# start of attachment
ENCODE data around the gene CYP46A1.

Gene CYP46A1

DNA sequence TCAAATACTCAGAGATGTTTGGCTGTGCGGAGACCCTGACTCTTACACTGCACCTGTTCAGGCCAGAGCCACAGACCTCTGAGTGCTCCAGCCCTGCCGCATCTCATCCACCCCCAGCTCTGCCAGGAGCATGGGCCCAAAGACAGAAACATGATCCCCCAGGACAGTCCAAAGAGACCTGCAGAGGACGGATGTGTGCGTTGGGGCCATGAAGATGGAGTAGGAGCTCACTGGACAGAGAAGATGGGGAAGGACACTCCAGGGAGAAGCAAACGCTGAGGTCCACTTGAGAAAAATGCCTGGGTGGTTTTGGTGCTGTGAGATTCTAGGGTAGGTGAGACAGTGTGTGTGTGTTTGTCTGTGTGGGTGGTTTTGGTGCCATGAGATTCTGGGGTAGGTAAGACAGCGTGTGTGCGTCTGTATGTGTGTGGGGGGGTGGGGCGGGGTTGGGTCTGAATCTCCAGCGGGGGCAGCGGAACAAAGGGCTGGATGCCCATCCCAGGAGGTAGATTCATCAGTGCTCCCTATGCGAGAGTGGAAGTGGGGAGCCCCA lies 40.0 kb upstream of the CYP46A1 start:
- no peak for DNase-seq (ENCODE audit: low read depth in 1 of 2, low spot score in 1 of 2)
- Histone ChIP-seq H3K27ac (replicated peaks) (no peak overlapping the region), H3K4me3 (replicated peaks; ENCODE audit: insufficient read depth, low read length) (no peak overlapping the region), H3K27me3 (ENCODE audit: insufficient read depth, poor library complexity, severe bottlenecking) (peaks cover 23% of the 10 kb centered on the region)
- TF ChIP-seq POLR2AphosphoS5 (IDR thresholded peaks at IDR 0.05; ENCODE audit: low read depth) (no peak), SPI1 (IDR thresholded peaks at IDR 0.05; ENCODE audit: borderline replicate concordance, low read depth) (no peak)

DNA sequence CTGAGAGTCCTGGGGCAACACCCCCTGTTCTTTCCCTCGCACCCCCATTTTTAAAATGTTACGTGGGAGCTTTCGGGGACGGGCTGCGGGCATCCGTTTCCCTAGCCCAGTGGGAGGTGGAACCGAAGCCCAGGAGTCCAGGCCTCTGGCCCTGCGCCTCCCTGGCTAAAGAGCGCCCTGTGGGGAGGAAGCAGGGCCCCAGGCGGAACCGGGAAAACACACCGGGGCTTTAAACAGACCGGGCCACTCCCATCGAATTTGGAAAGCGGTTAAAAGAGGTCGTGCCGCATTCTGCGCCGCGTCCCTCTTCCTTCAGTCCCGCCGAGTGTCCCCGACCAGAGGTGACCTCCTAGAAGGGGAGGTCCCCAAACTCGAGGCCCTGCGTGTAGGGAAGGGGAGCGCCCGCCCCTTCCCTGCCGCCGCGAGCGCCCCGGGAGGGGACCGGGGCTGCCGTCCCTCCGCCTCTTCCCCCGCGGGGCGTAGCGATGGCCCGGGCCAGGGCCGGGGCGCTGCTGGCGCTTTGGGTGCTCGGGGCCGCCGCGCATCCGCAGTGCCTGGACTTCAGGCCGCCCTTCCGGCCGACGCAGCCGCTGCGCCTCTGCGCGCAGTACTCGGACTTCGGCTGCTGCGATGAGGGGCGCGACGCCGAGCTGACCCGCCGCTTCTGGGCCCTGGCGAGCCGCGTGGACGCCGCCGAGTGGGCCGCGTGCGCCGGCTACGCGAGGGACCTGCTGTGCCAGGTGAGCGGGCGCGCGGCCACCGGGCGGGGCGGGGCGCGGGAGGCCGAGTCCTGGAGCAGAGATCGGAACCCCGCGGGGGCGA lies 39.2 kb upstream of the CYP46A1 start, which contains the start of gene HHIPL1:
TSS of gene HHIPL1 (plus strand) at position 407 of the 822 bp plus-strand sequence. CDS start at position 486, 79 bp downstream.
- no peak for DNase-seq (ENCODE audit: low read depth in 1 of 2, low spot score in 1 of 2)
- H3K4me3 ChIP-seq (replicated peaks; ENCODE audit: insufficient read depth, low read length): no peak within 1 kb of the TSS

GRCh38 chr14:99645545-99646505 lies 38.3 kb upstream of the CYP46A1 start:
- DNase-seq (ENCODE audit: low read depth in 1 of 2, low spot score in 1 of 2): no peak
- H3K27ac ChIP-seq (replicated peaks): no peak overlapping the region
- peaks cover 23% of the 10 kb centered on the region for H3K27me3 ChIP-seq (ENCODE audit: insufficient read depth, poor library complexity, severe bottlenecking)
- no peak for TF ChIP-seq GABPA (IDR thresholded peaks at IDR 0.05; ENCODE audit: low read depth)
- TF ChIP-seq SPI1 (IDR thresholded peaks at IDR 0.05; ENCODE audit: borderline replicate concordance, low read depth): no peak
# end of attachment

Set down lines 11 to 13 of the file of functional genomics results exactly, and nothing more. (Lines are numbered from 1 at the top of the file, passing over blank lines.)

GRCh38 chr14:99645545-99646505 lies 38.3 kb upstream of the CYP46A1 start:
- DNase-seq (ENCODE audit: low read depth in 1 of 2, low spot score in 1 of 2): no peak
- H3K27ac ChIP-seq (replicated peaks): no peak overlapping the region